US has no plan to step into Greece-Turkey dispute, says sort it out on your own

Erdogan declared that if Greece does not concern itself with Turkey it has nothing to fear from Ankara, meaning that Athens should disregard its sovereign rights and ignore the illegal Libya-Turkey accord delimiting their putative EEZs.

President Donald Trump shakes hands with Turkish President Recep Tayyip Erdogan after a news conference in the East Room of the White House, Wednesday, Nov. 13, 2019, in Washington. (AP Photo/ Evan Vucci)

Even as US President Donald Trump had a telephone communication with Turkish President Recep Tayyip Erdogan, Washington appears to have adopted a Janus-faced stance in dealing with the Greek-Turkish dispute in the Eastern Mediterranean as it has refused to take a stand on the legality or illegality of Turkey’s massive encroachment on Greece’s EEZ especially around Crete.

Trump reportedly told Erdogan to sort out his difference with Greece in the Mediterranean and the two leaders also discussed the situation in Libya, where a Tripoli-Ankara MOU on EEZs expropriates a large swathe of what is Greece’s EEZ under international law.

In a tweet on the 27 conversation Trump’s spokesman John Deere said,”  President Trump also highlighted the importance of Turkey and Greece resolving their disagreements in the eastern Mediterranean.”

Just one week after Secretary of State Mike Pompeo in a letter to PM Kyriakos Mitsotakis said that the US will remain committed in supporting Greece’s defence, the State Department spokesman on 28 January reiterated the part of Pompeo’s letter that said Greece and Turkey must sort out their differences on their own, peacefully and in accord with international law.

Pompeo spoke twice to his Turkish counterpart Mevlut Cavusoglu but the content of the conversation was not disclosed.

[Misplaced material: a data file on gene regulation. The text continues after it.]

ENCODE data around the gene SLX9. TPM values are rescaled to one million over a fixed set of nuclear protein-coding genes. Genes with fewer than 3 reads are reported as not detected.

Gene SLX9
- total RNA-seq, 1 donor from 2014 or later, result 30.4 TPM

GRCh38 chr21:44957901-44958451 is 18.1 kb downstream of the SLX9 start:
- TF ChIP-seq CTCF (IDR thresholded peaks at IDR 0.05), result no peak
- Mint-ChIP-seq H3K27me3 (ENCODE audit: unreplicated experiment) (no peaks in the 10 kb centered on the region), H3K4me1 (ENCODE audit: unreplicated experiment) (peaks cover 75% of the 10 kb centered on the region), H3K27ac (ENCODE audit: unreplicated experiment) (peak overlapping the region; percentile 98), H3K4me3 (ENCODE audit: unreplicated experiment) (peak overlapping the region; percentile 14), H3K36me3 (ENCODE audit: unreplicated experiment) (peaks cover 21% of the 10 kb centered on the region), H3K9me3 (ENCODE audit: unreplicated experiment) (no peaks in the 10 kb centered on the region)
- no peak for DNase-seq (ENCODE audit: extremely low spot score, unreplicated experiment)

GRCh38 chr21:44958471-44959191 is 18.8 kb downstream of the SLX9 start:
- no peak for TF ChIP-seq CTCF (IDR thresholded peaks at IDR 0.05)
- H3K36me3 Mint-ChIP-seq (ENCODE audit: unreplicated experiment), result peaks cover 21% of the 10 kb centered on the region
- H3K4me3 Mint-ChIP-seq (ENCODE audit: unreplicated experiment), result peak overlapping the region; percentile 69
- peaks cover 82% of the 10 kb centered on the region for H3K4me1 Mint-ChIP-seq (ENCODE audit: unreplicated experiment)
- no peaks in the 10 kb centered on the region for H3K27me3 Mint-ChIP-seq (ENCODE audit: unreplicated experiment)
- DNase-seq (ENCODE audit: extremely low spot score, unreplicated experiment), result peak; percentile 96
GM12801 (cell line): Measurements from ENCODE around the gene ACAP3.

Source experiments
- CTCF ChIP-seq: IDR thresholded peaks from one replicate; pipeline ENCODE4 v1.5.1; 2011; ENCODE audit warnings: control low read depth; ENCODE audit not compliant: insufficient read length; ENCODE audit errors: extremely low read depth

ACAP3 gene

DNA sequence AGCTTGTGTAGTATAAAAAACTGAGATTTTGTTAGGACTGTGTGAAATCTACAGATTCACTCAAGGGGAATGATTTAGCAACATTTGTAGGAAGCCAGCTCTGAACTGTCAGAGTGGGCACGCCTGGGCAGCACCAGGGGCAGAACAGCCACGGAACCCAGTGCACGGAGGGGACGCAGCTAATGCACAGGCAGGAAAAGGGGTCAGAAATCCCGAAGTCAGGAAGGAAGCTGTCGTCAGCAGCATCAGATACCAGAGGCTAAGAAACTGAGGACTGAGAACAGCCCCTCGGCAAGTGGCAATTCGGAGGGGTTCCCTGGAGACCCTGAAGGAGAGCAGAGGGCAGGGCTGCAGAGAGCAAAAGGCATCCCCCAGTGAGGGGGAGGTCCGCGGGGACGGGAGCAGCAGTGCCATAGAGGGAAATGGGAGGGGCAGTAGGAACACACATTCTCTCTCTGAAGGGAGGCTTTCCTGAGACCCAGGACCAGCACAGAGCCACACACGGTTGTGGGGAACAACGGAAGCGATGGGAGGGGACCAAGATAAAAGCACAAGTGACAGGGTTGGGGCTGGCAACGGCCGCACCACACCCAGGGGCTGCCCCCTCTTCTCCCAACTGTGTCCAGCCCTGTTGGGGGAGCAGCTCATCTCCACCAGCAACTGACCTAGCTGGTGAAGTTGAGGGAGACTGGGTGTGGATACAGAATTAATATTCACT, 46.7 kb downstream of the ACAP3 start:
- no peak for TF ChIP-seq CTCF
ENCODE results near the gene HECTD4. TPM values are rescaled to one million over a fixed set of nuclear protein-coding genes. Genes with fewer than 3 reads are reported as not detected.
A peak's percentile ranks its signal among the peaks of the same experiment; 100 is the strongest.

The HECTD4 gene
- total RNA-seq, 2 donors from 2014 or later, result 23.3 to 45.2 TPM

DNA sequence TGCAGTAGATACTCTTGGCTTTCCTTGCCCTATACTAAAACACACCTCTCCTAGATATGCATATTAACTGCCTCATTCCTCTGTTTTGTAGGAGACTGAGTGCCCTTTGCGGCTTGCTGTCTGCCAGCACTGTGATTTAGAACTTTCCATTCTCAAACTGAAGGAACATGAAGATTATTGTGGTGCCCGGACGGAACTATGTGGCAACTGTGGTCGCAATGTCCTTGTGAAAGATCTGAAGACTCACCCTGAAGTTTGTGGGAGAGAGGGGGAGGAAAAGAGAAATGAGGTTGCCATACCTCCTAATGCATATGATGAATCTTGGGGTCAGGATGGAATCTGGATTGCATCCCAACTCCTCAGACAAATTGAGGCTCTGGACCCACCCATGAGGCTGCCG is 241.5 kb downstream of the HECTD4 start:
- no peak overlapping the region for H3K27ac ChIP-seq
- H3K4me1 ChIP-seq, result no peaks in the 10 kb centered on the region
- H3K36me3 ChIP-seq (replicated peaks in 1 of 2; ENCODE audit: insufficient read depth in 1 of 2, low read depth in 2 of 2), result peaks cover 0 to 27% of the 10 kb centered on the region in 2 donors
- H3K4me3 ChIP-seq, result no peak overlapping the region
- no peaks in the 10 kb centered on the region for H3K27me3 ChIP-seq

The State Department spokesman called for self-restraint and invoked international law in calling for a peaceful resolution of any dispute when asked if the two countries should go to the International Court of Justice in The Hague to resolve maritime disputes.

Greece however has steadfastly insisted for decades that the only bilateral dispute involves delimitation of the two countries’ continental shelf.

Turkey, however, challenges Greek sovereignty over Aegean islets and now again vocally insists that larger Greek Aegean islands should be demilitarised in line with the Lausanne Treaty, ignoring the clear and present danger from Ankara and the right self-defence under the UN Charter.

Turkey firmly rejects international law on maritime issues and is not a signatory to the 1982 UN Law of the Sea Convention.

Meanwhile, Erdogan declared that if Greece does not concern itself with Turkey it has nothing to fear from Ankara, meaning that Athens should disregard its sovereign rights and ignore the illegal Libya-Turkey accord delimiting their putative EEZs, which in fact are not contiguous.

Erdogan declared that Greece has no connection with Libya and should not involve itself in its affairs, where Ankara has sent thousands of troops from Syria in a bid to make the country a Turkish outpost.

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